Political News

Fired FBI Deputy Is Said to Have Kept Memos on Trump

Posted March 17, 2018 2:59 p.m. EDT

FILE — Andrew McCabe, deputy director of the FBI, testifies on Capitol Hill in Washington, May 11, 2017. McCabe, who was fired on March 16, 2018, kept contemporaneous memos about his interactions with President Donald Trump and his conversations with the former FBI director James Comey, a person close to McCabe said. (Al Drago/The New York Times)

WASHINGTON — Andrew G. McCabe, the former deputy FBI director who was fired late Friday, kept contemporaneous memos about his interactions with President Donald Trump and his conversations with former Director James Comey, a person close to McCabe said Saturday.

The memos could bolster the account of Comey, whose own memos and testimony describe repeated requests by Trump to clear his name. Comey said Trump also asked him to shut down a criminal investigation into his former national security adviser, Michael Flynn. Both matters are under investigation by the special counsel, Robert Mueller, who is considering whether Trump tried to obstruct justice.

McCabe’s memos were left at the FBI, which means that Mueller’s investigators have access to them as they work to corroborate Comey’s account. Trump has denied pressuring Comey to end the Flynn investigation. Comey was fired last spring, and the revelation of his conversations with Trump helped lead to the special counsel’s appointment.

McCabe is known to have had at least three meetings with the president. In one, he asked McCabe how he had voted in the presidential election. In each, he asked about McCabe’s wife, Jill, who ran a failed campaign as a Democrat for the Virginia state Senate. Andrew McCabe has identified as a lifelong Republican but did not vote in the 2016 presidential race.

The existence of his memos was first reported by The Associated Press.

McCabe was fired less than two days before his retirement. Attorney General Jeff Sessions cited what he said was a lack of candor by McCabe in interviews with internal investigators. His firing had been recommended by career disciplinary officials at the FBI.

McCabe immediately declared that his firing was part of a Trump administration effort to discredit him and damage the special counsel’s investigation. In an interview, he said he had not made false statements. “This is part of an effort to discredit me as a witness,” he said.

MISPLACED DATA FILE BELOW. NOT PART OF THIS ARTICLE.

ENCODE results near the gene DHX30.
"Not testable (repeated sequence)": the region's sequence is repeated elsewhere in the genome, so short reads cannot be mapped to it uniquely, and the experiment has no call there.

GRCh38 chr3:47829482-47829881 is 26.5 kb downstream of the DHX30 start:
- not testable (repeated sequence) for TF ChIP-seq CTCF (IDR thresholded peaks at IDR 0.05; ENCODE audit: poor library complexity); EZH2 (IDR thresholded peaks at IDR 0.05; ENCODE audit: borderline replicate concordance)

He was among the first FBI officials to scrutinize possible Trump campaign ties to Russia. Trump has taunted McCabe both publicly and privately, and Republican allies of the president have cast McCabe as the center of a “deep state” effort to undermine the Trump presidency.

His lawyer, Michael R. Bromwich, said Justice Department officials had rushed to fire McCabe before he could qualify for his pension. “This distortion of the process begins at the very top, with the president’s repeated offensive, drive-by Twitter attacks on Mr. McCabe,” Bromwich said late Friday.

Trump kept up his Twitter barrage Saturday, pointing to hundreds of thousands of dollars in donations to Jill McCabe’s campaign from a political committee run by Terry McAuliffe, the former Virginia governor and a longtime ally of the Clintons.

“The Fake News is beside themselves that McCabe was caught, called out and fired,” Trump wrote. “How many hundreds of thousands of dollars was given to wife’s campaign by Crooked H friend, Terry M, who was also under investigation? How many lies? How many leaks? Comey knew it all, and much more!”

The president’s personal lawyer seemed to lend credence Saturday to the idea that Andrew McCabe and Mueller were linked in the eyes of the president. Asked by The Daily Beast for a response to McCabe’s firing, the lawyer, John Dowd, sent an email saying it was now time that the special counsel investigation be shut down.